What Phillies ownership's silence could mean for GM Matt Klentak's future


The fate of Phillies general manager Matt Klentak continues to float uncomfortably in the air.

Is he staying?

Or is he going?

By nightfall Tuesday, the drama will have lasted 48 hours.

Now, some might say there is no drama at all, that Klentak is under contract for two more seasons, that that's the way it is until ownership says otherwise, that anything else is, well, fake news.

But Klentak's job security became a major issue 11 months ago when managing partner John Middleton stepped in and fired Gabe Kapler, the GM's hand-picked manager, and Klentak acknowledged the magnitude of the issue when he attached must-win importance to the 2020 season.

The Phillies finished that season on Sunday, four games under .500 and on the outside of an easily attainable eight-team National League playoff field.

If the Phillies had won just two of their final eight games, they would have made the playoffs and that might have been enough for ownership to decide that it was sticking with Klentak, despite the fact that he hadn't presided over a winning season in his five years on the job.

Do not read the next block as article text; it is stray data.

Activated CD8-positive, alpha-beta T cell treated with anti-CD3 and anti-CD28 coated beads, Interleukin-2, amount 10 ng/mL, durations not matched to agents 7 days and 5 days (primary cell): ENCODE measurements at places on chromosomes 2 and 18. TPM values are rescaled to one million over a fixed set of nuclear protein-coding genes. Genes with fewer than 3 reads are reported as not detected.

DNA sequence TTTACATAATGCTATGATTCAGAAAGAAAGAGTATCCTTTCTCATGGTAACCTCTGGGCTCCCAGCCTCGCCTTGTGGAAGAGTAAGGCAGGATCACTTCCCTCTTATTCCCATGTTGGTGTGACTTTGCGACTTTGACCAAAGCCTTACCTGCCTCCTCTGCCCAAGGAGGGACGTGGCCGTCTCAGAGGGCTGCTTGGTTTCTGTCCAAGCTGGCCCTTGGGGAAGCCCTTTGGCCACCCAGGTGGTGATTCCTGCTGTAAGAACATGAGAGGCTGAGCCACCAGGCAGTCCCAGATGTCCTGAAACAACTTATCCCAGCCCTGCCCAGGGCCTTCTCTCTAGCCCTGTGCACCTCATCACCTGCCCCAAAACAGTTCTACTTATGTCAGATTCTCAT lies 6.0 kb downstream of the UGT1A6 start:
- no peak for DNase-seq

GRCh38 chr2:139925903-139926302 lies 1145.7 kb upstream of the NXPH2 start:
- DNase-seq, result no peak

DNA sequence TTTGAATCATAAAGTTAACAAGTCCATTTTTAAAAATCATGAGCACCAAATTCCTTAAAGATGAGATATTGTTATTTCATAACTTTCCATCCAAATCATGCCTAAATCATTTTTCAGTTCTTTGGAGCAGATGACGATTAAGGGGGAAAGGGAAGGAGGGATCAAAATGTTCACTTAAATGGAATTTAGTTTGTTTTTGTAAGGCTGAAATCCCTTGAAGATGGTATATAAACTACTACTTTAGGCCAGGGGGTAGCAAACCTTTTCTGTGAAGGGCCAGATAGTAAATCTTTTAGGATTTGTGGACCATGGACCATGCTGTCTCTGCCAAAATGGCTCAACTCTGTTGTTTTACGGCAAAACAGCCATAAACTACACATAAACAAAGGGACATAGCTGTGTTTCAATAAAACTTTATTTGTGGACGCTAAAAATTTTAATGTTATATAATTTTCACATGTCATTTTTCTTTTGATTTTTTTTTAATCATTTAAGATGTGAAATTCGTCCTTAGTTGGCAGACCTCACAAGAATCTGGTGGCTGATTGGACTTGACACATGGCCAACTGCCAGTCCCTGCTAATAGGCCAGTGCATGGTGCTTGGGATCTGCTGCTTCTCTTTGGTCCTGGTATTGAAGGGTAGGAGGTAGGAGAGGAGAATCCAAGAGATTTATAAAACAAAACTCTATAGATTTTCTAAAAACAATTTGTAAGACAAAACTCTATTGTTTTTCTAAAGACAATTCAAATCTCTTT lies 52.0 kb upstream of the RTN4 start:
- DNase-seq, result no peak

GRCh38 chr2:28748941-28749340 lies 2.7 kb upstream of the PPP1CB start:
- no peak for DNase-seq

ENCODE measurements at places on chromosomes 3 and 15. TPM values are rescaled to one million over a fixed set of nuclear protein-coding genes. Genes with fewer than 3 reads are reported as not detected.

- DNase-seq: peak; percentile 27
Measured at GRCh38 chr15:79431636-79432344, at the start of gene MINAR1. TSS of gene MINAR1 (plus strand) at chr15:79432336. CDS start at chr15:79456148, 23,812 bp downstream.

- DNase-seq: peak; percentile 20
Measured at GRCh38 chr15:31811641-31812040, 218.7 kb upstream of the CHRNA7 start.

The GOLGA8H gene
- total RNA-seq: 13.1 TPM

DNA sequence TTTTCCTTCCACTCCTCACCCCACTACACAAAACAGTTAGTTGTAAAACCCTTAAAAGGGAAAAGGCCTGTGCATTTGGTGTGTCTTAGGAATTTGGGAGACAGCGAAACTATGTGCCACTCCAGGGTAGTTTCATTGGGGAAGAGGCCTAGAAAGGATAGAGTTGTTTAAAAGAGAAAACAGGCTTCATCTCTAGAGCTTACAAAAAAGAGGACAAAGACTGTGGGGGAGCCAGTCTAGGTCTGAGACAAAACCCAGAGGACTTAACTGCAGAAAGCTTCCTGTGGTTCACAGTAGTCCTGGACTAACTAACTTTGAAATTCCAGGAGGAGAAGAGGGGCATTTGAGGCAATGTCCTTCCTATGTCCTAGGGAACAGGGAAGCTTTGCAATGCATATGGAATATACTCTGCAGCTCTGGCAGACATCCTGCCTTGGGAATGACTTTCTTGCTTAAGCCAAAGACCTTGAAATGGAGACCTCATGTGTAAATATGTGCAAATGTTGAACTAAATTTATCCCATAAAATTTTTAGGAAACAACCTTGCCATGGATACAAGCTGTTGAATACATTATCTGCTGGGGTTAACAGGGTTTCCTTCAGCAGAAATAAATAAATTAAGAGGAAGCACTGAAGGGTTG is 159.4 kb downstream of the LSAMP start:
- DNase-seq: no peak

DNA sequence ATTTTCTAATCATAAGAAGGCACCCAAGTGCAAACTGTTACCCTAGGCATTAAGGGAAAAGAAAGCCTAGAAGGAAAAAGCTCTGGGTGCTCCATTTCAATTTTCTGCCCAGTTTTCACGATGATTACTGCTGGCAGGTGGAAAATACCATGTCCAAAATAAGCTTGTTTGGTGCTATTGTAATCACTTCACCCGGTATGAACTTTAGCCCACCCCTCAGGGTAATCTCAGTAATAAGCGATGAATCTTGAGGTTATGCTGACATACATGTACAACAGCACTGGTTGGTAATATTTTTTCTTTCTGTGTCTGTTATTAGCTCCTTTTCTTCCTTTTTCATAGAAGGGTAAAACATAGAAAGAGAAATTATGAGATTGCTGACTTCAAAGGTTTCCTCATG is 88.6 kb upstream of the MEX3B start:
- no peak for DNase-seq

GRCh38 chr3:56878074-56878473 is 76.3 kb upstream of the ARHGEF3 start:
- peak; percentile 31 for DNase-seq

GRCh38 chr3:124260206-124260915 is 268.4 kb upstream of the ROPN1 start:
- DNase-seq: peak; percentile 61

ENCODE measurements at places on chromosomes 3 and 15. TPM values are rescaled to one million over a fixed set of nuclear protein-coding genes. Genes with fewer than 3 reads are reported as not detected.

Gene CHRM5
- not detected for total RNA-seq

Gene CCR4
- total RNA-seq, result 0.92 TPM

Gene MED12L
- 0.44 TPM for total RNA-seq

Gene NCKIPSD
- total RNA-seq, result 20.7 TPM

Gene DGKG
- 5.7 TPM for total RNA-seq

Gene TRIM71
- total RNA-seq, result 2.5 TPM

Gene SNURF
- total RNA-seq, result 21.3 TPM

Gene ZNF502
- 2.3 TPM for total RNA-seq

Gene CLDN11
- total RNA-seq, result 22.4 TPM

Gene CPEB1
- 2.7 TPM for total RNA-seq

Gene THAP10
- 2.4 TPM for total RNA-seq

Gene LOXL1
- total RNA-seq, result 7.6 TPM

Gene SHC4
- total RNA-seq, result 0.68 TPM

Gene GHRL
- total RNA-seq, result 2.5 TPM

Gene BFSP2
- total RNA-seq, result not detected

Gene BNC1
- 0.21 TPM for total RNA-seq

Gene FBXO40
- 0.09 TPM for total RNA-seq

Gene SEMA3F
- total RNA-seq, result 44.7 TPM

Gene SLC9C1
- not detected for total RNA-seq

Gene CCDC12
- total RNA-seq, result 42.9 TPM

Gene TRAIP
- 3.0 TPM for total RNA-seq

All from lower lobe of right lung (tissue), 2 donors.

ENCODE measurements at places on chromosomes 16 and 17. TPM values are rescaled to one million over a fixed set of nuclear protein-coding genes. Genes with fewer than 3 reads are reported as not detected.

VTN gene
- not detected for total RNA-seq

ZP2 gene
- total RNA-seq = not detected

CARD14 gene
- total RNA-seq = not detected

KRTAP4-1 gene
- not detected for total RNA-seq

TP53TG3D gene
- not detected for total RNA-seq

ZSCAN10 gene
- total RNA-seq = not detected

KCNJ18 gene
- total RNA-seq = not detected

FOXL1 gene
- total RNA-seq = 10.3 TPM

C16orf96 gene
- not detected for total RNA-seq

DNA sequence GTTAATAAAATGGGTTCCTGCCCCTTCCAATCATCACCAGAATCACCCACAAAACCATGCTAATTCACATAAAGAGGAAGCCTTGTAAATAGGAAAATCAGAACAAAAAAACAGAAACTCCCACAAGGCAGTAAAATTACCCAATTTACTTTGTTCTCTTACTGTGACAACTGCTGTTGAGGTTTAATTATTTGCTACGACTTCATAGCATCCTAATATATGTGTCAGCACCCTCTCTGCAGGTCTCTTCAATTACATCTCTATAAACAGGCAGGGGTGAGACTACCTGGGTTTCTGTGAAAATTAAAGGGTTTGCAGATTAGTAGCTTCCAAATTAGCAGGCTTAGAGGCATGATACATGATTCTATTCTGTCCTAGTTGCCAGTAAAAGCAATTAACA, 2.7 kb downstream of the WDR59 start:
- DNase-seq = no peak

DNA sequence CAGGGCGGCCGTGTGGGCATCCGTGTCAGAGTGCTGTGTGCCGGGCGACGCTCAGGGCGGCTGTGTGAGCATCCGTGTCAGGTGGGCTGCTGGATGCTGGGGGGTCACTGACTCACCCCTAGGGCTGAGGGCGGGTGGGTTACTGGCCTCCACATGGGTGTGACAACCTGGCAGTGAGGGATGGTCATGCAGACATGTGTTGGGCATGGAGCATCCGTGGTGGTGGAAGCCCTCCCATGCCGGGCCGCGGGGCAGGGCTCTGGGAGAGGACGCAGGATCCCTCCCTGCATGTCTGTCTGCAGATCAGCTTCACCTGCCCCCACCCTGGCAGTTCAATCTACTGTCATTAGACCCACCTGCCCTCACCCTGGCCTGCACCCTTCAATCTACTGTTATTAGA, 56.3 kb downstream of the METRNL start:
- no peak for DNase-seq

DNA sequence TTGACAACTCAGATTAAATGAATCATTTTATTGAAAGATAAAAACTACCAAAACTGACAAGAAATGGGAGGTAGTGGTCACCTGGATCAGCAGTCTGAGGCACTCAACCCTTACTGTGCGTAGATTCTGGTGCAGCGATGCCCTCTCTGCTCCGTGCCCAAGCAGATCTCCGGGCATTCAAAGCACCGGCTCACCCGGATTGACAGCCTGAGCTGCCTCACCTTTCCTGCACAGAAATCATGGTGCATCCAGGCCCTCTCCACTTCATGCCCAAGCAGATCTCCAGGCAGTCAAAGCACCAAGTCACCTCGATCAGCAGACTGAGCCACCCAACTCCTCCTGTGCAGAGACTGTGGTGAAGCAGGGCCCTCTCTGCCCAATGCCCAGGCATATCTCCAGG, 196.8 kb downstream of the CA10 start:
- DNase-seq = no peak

But the poor finish and lack of a postseason berth clearly turned up ownership's scrutiny of Klentak — not to mention the rage of Phillies fans.

If ownership was still fully committed to Klentak, it could have stopped all the speculation about his future with a quick statement Monday morning saying the GM was under contract and would remain in place.


But nearly 48 hours after the last game, ownership still has said nothing, and every hour that passes without it saying something could be interpreted as a lack of faith in Klentak and that will do him no favors in the public eye if he remains.

The situation has only become more complicated now that the postseason is underway. Major League Baseball discourages teams from making major announcements during its showcase event, but there are ways around it if Phillies ownership does decide to make a change.

And so the wait continues.

Just like last year when the methodical Middleton took 11 days to rule on Kapler's fate.

Klentak's fate isn't the only major item on Middleton's plate at the moment. He is on record as saying the Phillies will lose significantly more than $100 million this season and the organization is currently offering buyout packages to employees and layoffs are "inevitable," according to an email sent to employees on Tuesday.

Would the club be willing to let Klentak go, pay him for two years and add a new, high-salaried GM in these difficult economic times?

That's a question, among others, that the ownership group is likely pondering as it deliberates Klentak's future.